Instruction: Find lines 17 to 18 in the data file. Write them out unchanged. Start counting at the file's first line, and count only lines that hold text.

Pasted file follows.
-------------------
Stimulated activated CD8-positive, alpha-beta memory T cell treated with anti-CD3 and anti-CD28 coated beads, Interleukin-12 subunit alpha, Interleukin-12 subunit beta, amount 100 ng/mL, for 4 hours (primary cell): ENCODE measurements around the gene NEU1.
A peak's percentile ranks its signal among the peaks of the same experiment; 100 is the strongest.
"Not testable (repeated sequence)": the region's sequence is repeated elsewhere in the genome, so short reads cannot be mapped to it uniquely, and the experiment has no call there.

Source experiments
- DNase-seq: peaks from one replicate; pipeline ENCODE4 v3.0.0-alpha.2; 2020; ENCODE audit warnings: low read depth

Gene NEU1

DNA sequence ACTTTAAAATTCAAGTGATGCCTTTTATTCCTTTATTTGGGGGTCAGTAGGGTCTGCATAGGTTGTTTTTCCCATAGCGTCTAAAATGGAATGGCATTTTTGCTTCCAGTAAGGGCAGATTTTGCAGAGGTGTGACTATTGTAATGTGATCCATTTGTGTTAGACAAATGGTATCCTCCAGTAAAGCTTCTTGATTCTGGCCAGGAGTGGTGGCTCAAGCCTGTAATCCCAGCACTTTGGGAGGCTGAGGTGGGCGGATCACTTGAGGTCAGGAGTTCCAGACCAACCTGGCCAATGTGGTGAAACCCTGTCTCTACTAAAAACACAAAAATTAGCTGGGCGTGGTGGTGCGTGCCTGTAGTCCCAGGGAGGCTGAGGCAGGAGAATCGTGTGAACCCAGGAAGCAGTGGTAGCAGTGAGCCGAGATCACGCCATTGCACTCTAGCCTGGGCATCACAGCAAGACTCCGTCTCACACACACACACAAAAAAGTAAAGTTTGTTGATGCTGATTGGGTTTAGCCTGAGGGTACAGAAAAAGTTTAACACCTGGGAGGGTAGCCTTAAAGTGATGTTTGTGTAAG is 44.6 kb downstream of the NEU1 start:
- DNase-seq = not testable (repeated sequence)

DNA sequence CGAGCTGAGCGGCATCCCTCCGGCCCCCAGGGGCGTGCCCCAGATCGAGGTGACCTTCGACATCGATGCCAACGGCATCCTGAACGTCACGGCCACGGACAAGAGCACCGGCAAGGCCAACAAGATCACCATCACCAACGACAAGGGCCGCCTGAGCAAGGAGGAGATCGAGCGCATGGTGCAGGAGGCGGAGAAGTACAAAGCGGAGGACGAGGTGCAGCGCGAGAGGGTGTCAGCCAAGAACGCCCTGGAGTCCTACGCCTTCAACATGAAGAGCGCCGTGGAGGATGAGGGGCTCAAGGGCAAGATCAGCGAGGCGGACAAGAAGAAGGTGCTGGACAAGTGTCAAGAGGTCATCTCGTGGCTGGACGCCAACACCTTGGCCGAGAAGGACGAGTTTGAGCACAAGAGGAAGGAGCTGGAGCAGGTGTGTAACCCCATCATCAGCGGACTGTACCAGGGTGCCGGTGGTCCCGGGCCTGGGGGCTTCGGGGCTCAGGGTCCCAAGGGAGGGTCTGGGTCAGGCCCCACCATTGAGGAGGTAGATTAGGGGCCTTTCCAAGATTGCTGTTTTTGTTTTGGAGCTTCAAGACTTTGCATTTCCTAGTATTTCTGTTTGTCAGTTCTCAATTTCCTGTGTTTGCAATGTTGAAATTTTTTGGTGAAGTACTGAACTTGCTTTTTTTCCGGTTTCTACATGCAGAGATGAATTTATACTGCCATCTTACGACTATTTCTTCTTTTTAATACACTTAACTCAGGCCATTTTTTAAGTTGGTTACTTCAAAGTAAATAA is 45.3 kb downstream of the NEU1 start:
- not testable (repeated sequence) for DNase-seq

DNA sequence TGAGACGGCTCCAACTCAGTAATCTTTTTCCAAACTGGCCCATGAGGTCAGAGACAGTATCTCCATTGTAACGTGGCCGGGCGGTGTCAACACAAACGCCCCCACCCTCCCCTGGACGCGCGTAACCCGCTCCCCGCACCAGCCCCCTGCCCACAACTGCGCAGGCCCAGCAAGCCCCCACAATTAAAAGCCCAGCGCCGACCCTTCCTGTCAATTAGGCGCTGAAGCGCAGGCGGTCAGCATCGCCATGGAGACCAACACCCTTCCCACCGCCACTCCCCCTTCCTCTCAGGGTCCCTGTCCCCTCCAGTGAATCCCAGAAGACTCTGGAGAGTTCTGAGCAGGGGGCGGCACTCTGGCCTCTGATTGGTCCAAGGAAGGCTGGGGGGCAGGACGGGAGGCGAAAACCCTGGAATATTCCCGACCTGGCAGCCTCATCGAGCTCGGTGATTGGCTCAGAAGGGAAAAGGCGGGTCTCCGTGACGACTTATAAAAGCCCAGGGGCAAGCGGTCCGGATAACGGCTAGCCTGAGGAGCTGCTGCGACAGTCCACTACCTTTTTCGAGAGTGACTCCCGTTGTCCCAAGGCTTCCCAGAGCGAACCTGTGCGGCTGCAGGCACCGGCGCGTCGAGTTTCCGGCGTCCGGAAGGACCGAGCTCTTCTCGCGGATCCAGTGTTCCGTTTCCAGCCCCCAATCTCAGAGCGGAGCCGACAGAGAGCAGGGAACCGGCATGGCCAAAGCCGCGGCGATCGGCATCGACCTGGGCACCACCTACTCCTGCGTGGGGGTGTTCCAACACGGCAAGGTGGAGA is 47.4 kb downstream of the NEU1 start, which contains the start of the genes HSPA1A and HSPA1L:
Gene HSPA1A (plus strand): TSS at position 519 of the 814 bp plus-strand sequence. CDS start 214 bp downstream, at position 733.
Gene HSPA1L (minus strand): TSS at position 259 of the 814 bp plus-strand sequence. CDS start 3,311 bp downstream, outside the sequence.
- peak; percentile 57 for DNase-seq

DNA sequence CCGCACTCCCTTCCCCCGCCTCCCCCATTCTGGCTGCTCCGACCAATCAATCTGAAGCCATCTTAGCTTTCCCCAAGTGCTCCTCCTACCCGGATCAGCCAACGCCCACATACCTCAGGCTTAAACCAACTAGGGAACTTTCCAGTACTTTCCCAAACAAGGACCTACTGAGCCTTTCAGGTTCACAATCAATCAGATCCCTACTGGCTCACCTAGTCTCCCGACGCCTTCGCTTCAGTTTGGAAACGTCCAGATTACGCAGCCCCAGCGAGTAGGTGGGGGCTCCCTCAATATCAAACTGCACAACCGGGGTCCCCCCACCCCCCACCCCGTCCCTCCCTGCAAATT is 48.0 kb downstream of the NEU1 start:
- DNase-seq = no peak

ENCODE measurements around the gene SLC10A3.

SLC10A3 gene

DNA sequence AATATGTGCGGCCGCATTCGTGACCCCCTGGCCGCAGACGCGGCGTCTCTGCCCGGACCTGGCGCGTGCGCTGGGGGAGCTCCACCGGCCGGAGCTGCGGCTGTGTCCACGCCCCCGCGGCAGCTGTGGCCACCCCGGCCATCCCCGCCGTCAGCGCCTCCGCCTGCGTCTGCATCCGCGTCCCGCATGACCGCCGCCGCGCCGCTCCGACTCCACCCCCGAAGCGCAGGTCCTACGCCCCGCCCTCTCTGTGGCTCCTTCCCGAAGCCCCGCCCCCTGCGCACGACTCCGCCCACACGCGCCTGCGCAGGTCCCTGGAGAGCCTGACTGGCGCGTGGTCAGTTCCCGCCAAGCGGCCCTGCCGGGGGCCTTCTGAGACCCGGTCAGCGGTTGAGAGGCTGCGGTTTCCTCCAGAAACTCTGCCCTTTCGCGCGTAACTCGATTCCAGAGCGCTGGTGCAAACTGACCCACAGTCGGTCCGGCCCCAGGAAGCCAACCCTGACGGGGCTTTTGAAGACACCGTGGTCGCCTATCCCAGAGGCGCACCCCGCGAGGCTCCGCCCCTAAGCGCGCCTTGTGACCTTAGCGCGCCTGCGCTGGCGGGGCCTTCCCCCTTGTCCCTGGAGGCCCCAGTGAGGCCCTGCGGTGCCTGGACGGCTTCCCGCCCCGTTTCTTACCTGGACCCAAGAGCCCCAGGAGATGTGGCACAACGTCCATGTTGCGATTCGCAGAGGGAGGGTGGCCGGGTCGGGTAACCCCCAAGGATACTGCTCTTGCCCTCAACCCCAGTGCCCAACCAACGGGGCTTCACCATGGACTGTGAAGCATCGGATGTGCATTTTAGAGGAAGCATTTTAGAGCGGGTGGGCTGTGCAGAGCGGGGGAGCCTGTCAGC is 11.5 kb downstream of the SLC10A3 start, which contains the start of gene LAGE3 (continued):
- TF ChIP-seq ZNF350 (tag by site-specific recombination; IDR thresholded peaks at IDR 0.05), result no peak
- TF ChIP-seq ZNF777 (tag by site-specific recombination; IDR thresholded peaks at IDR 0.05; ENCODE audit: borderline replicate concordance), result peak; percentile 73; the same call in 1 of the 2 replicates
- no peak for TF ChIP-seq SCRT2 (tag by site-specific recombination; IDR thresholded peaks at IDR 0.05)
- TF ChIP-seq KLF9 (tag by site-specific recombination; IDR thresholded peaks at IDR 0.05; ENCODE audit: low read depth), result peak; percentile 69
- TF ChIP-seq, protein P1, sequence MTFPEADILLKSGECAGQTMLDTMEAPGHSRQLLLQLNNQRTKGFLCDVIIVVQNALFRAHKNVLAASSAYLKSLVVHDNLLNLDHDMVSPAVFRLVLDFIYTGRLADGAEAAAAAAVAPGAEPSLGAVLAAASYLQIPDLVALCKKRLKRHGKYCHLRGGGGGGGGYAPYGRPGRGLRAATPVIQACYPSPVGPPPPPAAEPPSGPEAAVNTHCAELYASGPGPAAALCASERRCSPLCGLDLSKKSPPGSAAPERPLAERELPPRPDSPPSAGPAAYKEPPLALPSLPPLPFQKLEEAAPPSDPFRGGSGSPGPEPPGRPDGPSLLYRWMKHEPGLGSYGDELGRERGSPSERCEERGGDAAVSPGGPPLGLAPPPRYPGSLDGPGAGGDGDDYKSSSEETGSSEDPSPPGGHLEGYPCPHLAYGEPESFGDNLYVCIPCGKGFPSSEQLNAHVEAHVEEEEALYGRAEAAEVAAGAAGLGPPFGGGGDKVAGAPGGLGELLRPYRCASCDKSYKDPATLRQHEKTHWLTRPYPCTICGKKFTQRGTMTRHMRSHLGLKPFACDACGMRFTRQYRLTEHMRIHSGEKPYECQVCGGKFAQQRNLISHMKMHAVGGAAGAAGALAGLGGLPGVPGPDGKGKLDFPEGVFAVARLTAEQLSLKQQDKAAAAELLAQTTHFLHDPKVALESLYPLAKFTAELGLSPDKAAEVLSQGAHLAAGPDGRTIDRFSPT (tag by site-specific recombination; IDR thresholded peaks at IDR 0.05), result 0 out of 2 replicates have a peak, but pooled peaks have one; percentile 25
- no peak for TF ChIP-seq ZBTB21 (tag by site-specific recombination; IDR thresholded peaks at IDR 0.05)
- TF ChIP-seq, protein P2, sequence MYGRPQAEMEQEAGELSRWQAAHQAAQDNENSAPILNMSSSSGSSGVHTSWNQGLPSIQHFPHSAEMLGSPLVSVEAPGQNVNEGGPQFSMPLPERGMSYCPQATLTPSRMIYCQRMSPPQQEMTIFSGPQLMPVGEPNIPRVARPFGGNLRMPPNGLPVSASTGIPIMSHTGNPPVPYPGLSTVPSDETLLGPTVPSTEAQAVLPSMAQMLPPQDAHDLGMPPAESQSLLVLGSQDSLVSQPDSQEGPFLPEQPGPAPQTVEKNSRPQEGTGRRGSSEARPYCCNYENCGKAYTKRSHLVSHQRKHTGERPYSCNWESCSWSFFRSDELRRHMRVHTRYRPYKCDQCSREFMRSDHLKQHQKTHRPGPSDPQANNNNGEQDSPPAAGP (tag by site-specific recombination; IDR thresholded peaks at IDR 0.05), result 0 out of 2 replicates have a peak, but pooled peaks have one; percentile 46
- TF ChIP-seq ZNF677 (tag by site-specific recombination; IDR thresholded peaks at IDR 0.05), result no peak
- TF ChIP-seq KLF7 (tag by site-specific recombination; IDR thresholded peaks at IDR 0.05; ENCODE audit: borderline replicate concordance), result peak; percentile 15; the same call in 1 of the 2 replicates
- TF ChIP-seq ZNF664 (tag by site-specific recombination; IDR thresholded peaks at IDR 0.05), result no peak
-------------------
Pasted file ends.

ENCODE measurements around the gene SLC10A3.

SLC10A3 gene